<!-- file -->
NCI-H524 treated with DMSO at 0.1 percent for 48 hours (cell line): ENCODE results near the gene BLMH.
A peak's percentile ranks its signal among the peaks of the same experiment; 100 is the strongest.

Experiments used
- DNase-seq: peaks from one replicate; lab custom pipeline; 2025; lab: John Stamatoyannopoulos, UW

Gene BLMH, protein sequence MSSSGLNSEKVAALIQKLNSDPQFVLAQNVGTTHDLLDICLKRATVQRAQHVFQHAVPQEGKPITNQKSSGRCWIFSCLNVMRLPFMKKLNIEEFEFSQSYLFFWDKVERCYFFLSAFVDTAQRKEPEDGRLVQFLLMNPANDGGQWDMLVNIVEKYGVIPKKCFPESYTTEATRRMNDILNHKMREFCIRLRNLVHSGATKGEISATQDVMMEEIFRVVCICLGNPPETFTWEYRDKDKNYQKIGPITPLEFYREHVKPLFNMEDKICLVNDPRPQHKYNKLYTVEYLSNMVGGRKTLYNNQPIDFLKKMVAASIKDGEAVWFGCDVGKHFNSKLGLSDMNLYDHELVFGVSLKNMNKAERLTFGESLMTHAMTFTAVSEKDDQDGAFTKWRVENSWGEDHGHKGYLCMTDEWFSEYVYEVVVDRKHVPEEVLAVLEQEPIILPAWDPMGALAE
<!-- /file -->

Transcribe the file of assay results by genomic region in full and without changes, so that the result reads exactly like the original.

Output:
NCI-H524 treated with DMSO at 0.1 percent for 48 hours (cell line): ENCODE results near the gene BLMH.
A peak's percentile ranks its signal among the peaks of the same experiment; 100 is the strongest.

Experiments used
- DNase-seq: peaks from one replicate; lab custom pipeline; 2025; lab: John Stamatoyannopoulos, UW

Gene BLMH, protein sequence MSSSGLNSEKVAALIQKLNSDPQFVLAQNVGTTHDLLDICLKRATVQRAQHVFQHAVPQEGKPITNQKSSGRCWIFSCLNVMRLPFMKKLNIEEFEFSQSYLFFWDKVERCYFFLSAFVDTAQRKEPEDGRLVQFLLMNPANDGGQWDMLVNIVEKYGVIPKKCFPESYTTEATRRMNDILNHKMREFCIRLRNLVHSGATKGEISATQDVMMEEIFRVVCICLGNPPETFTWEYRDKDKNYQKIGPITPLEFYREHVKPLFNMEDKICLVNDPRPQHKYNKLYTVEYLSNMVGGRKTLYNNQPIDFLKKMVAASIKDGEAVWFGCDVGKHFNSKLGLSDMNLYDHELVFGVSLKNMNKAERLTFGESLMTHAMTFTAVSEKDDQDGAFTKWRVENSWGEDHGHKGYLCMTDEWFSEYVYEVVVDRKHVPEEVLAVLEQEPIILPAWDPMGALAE